How Data Can Help Governments Prepare for the Aging Population
People are living longer across America. In fact, the senior population is expected to climb to 83 million by 2050, according to the real-time aging population clock, which illustrates this growth in the U.S. and how often a person turns 65.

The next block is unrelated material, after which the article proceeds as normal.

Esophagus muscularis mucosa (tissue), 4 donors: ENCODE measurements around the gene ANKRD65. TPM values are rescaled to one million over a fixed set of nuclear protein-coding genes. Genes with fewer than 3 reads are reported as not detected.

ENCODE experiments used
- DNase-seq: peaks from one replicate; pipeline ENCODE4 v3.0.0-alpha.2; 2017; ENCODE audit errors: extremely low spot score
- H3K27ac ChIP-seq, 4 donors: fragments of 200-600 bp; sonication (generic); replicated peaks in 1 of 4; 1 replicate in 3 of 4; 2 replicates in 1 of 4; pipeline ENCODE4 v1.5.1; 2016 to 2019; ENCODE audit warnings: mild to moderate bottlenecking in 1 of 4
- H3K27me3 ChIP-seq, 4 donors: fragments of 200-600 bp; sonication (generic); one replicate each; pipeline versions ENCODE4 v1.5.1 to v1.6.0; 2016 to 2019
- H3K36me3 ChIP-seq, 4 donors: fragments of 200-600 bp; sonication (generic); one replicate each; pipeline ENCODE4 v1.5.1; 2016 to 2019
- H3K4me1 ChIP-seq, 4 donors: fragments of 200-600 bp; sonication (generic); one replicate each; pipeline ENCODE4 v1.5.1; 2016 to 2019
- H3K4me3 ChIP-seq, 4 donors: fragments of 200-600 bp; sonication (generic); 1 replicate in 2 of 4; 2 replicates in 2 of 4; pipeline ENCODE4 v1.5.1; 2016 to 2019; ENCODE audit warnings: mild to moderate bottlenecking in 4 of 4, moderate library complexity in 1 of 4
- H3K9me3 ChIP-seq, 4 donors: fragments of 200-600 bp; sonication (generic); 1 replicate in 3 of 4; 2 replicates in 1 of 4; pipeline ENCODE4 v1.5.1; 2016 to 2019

This growing segment of the population puts strain on city and state governments in terms of housing, health care, long-term care, transportation, Medicare and Social Security. The problem emphasized by the graph below, which demonstrates the population growth starting in the year 1950, is the increased potential dependency that the population may have on city and state resources — an outstanding challenge for officials.